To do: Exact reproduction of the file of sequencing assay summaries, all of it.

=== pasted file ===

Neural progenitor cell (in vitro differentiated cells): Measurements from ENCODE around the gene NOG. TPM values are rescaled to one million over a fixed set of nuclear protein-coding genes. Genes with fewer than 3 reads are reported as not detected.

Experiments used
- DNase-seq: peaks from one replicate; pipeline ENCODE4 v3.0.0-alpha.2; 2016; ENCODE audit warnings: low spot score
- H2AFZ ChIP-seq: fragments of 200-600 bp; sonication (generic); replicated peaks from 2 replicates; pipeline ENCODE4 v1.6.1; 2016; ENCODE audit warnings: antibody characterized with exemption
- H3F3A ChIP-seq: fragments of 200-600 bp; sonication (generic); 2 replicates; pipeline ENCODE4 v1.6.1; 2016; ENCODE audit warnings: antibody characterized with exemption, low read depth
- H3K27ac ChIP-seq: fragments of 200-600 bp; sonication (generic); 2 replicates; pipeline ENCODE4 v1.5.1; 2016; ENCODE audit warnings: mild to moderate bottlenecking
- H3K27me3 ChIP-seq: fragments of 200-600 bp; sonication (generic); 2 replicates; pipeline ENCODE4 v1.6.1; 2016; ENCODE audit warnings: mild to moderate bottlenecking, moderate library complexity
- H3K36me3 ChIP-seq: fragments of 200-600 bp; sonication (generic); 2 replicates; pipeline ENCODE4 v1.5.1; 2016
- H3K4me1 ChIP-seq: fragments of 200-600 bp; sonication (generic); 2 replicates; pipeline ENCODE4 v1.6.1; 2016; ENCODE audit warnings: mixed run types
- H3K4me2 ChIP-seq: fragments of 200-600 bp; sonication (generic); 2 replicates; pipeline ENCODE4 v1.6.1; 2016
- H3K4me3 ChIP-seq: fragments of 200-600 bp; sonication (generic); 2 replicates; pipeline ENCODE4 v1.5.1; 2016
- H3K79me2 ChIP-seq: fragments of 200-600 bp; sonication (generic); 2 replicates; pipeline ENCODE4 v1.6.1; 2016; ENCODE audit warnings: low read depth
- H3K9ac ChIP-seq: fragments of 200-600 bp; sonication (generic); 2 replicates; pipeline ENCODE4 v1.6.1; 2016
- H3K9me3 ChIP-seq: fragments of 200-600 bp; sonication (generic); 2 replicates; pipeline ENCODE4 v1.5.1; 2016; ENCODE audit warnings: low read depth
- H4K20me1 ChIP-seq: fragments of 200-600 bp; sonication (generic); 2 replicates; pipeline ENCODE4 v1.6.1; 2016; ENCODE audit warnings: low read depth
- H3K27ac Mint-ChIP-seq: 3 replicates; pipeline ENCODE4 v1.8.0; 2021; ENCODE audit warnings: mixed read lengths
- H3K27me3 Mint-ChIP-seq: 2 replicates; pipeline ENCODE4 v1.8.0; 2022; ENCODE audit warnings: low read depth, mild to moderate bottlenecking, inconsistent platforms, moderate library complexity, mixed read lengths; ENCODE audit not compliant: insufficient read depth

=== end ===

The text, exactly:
Neural progenitor cell (in vitro differentiated cells): Measurements from ENCODE around the gene NOG. TPM values are rescaled to one million over a fixed set of nuclear protein-coding genes. Genes with fewer than 3 reads are reported as not detected.

Experiments used
- DNase-seq: peaks from one replicate; pipeline ENCODE4 v3.0.0-alpha.2; 2016; ENCODE audit warnings: low spot score
- H2AFZ ChIP-seq: fragments of 200-600 bp; sonication (generic); replicated peaks from 2 replicates; pipeline ENCODE4 v1.6.1; 2016; ENCODE audit warnings: antibody characterized with exemption
- H3F3A ChIP-seq: fragments of 200-600 bp; sonication (generic); 2 replicates; pipeline ENCODE4 v1.6.1; 2016; ENCODE audit warnings: antibody characterized with exemption, low read depth
- H3K27ac ChIP-seq: fragments of 200-600 bp; sonication (generic); 2 replicates; pipeline ENCODE4 v1.5.1; 2016; ENCODE audit warnings: mild to moderate bottlenecking
- H3K27me3 ChIP-seq: fragments of 200-600 bp; sonication (generic); 2 replicates; pipeline ENCODE4 v1.6.1; 2016; ENCODE audit warnings: mild to moderate bottlenecking, moderate library complexity
- H3K36me3 ChIP-seq: fragments of 200-600 bp; sonication (generic); 2 replicates; pipeline ENCODE4 v1.5.1; 2016
- H3K4me1 ChIP-seq: fragments of 200-600 bp; sonication (generic); 2 replicates; pipeline ENCODE4 v1.6.1; 2016; ENCODE audit warnings: mixed run types
- H3K4me2 ChIP-seq: fragments of 200-600 bp; sonication (generic); 2 replicates; pipeline ENCODE4 v1.6.1; 2016
- H3K4me3 ChIP-seq: fragments of 200-600 bp; sonication (generic); 2 replicates; pipeline ENCODE4 v1.5.1; 2016
- H3K79me2 ChIP-seq: fragments of 200-600 bp; sonication (generic); 2 replicates; pipeline ENCODE4 v1.6.1; 2016; ENCODE audit warnings: low read depth
- H3K9ac ChIP-seq: fragments of 200-600 bp; sonication (generic); 2 replicates; pipeline ENCODE4 v1.6.1; 2016
- H3K9me3 ChIP-seq: fragments of 200-600 bp; sonication (generic); 2 replicates; pipeline ENCODE4 v1.5.1; 2016; ENCODE audit warnings: low read depth
- H4K20me1 ChIP-seq: fragments of 200-600 bp; sonication (generic); 2 replicates; pipeline ENCODE4 v1.6.1; 2016; ENCODE audit warnings: low read depth
- H3K27ac Mint-ChIP-seq: 3 replicates; pipeline ENCODE4 v1.8.0; 2021; ENCODE audit warnings: mixed read lengths
- H3K27me3 Mint-ChIP-seq: 2 replicates; pipeline ENCODE4 v1.8.0; 2022; ENCODE audit warnings: low read depth, mild to moderate bottlenecking, inconsistent platforms, moderate library complexity, mixed read lengths; ENCODE audit not compliant: insufficient read depth